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I don't even care that she doesn't remember me most of the time, I only care that she is happy.

On 12/29/2023 at 5:05 PM, Luke said:

My point is that the quality of education was artificially boosted by the restrictions we placed upon women in the workforce.

Males are just as capable at teaching as females.

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On 12/29/2023 at 1:56 PM, Luke said:

Not too long ago 98 percent of the population were farmers. They could not contemplate a world where only 1 percent were farmers, and yet here we are.

Modern farm machinery saved the world. During the thousands of years that 90%+ of all civilizations had to be farmers, there was always the threat of that society dying. A farmer and his family and farm workers could grow enough to feed themselves and have roughly 10% left over for surplus. From which to feed the city dwellers who were tradesmen and so forth.

So during those millennia, if a nation was invaded and defeated and captured the invaders what is best to do with lets say the 3000 prisoners.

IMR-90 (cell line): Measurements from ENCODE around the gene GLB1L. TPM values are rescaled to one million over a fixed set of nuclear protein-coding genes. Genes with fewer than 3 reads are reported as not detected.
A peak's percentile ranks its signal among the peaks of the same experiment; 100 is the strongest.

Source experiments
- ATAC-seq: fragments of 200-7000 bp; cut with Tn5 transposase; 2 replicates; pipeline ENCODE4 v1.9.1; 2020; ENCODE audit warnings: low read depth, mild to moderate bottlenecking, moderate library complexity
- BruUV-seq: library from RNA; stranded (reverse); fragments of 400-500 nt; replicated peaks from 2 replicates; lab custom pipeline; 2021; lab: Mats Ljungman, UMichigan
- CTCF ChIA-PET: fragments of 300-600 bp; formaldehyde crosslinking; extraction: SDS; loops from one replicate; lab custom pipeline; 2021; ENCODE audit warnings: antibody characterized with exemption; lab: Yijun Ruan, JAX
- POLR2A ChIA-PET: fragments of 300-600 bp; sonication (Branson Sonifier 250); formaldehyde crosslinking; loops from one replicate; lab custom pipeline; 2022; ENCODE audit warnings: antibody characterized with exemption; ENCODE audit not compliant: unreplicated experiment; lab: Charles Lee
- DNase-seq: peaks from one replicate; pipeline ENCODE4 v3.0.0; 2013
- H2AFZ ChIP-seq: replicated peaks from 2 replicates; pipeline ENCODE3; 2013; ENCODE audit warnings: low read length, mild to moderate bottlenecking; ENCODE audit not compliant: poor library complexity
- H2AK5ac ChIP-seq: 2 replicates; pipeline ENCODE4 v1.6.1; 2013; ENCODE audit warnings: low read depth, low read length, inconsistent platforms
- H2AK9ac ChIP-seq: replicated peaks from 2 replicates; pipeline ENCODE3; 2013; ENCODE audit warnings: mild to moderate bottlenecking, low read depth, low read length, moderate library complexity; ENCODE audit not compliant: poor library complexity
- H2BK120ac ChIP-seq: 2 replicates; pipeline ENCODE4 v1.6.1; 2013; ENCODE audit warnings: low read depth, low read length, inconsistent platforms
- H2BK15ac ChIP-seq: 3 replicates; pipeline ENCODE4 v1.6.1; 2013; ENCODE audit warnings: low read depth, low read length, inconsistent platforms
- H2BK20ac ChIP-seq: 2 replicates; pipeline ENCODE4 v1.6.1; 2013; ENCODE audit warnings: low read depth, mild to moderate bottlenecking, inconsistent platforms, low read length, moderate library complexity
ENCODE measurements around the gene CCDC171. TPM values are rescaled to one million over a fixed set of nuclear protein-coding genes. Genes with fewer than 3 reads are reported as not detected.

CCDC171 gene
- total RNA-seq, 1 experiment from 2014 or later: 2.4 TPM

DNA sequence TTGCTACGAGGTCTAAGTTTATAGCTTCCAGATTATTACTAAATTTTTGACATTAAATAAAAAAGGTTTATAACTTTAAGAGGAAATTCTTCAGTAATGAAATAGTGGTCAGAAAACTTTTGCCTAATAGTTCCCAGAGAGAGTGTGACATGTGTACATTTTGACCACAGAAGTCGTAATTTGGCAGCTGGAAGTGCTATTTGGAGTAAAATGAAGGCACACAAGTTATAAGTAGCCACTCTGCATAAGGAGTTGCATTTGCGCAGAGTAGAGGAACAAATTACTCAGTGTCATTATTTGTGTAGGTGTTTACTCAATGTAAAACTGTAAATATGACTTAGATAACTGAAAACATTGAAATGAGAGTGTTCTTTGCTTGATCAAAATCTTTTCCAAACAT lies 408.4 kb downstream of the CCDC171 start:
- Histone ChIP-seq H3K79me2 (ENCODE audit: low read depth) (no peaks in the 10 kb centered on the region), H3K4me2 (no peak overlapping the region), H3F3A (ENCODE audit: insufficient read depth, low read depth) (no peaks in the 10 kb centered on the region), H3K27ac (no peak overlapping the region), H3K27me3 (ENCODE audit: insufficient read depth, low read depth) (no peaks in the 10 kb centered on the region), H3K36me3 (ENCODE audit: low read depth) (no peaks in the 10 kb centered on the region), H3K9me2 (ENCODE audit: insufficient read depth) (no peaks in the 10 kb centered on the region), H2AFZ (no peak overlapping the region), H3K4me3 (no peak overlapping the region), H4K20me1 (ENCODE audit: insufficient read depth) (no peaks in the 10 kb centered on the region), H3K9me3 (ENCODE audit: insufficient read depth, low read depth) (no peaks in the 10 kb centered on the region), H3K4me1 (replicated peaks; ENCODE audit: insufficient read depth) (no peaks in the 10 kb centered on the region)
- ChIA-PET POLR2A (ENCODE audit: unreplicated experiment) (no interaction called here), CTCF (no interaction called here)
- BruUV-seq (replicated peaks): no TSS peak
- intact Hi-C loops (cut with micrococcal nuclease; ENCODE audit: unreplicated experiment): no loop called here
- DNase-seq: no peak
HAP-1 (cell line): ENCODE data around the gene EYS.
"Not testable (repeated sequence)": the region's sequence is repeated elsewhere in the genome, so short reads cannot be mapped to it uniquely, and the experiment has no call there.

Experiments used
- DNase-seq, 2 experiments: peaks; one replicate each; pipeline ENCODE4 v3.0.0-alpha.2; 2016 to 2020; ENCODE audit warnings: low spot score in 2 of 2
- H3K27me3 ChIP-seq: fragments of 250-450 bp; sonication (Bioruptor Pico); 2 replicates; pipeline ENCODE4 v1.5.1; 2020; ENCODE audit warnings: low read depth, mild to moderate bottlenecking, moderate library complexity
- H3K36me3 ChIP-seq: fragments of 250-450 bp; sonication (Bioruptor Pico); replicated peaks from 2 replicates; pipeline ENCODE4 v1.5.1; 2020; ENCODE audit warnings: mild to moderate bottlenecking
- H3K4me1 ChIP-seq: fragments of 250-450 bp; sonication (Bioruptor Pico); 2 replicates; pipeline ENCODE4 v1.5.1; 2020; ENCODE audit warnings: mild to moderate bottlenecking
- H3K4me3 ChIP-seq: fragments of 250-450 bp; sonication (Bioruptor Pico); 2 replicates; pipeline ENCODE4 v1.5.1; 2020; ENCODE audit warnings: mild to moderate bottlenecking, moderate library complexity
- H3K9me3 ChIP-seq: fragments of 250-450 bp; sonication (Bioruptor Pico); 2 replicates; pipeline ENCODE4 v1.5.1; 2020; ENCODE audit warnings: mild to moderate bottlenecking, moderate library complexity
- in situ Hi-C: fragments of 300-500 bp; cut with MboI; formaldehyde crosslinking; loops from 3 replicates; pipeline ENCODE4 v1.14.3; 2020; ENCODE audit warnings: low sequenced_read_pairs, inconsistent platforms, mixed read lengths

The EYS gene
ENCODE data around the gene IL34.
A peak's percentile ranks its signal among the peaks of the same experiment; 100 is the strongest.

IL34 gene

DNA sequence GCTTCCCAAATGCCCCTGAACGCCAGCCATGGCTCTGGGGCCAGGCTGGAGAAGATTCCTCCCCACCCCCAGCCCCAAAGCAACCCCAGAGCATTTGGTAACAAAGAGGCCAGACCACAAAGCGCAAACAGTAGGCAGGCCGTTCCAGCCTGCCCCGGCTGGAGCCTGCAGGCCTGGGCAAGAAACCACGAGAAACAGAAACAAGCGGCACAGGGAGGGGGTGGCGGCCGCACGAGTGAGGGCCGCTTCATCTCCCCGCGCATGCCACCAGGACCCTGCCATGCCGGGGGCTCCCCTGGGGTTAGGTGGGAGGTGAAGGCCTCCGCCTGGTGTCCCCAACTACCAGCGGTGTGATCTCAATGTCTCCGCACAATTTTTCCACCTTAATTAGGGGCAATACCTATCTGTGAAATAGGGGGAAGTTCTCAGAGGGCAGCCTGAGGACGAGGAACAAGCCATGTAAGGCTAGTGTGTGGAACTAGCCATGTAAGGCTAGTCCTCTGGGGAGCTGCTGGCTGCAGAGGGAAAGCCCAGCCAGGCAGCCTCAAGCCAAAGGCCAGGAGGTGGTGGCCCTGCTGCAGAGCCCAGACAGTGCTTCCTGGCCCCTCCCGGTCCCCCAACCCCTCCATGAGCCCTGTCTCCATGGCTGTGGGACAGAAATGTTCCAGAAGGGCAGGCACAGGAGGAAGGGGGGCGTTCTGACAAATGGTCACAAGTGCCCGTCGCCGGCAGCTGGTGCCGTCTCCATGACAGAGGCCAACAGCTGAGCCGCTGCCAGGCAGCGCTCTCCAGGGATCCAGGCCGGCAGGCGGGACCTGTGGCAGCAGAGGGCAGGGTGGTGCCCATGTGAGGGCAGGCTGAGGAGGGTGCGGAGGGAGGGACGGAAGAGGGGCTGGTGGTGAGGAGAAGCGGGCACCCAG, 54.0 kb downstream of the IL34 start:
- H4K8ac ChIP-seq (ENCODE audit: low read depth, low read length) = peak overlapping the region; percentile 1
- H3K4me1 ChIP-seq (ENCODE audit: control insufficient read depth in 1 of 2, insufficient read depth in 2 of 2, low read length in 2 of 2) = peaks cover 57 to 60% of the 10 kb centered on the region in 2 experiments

1) Let them go with a warning after disarming them. Arms were cheap and they could come back and kill you. Not a good solution.

2) Put them all in jail. In a society barely able to feed itself, feeding idle prisoners risks ruination. Not a good solution.

3) Kill them all. A fast and easy solution. But not very humane to say the least.

4) Make them slaves. Basically now they are prisoners (like in 2) but they are put to work, ideally as farm workers. This is not just the best solution, it pretty much is the only sensible solution.

It should be no surprise that I could list one by one every European nation and when they ended slavery. It was from about 1800 to 1850 for them all. 1865 for the USA. These dates correspond to when the industrial revolution gave us farm machinery modern enough to free everyone from the threat of starvation. For the first time in history, slavery could be regarded as an obsolete institution.

I think everybody should see the point that science and technology transformed the world for the better.